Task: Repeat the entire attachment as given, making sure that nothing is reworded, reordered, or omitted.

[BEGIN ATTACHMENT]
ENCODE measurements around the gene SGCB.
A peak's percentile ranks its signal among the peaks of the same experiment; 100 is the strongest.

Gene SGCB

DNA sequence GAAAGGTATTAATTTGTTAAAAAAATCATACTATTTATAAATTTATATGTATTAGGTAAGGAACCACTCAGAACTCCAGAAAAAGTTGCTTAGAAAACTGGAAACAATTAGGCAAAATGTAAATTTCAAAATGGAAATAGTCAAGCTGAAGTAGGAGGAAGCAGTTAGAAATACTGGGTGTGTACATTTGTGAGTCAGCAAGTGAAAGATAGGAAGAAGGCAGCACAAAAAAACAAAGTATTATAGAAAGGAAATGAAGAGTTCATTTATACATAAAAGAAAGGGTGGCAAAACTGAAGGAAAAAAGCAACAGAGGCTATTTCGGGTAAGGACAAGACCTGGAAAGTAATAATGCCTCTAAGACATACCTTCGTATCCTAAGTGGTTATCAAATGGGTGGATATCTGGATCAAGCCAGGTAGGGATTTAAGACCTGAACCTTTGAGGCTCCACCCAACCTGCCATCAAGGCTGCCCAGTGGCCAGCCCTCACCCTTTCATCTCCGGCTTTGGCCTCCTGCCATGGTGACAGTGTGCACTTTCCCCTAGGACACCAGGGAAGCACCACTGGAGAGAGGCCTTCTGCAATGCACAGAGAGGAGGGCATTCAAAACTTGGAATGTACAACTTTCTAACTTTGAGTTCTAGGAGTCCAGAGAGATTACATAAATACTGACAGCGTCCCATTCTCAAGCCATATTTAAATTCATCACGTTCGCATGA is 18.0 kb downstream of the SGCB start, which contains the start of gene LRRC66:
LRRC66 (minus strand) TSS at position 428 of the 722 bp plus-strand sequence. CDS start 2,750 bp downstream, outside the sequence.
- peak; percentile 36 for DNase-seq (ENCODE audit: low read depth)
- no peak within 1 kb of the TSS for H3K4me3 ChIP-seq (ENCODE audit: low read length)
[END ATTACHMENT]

ENCODE measurements around the gene SGCB.
A peak's percentile ranks its signal among the peaks of the same experiment; 100 is the strongest.

Gene SGCB

DNA sequence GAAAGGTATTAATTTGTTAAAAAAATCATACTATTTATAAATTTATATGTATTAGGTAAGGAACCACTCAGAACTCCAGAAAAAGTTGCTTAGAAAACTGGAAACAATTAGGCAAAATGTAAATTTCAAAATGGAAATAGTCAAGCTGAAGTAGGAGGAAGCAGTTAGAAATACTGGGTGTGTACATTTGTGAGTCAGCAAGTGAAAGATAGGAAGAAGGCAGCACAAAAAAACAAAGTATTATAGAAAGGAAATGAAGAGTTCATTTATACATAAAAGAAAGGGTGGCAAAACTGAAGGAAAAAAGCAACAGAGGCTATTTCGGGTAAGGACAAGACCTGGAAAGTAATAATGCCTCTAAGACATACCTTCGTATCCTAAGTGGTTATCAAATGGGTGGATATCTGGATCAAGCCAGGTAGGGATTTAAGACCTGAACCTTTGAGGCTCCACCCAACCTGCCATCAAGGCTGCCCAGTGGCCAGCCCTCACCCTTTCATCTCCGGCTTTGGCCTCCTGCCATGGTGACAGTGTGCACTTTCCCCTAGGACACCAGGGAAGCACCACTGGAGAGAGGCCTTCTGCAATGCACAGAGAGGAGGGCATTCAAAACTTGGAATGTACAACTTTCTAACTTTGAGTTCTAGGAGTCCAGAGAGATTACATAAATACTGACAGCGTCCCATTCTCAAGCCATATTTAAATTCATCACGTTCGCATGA is 18.0 kb downstream of the SGCB start, which contains the start of gene LRRC66:
LRRC66 (minus strand) TSS at position 428 of the 722 bp plus-strand sequence. CDS start 2,750 bp downstream, outside the sequence.
- peak; percentile 36 for DNase-seq (ENCODE audit: low read depth)
- no peak within 1 kb of the TSS for H3K4me3 ChIP-seq (ENCODE audit: low read length)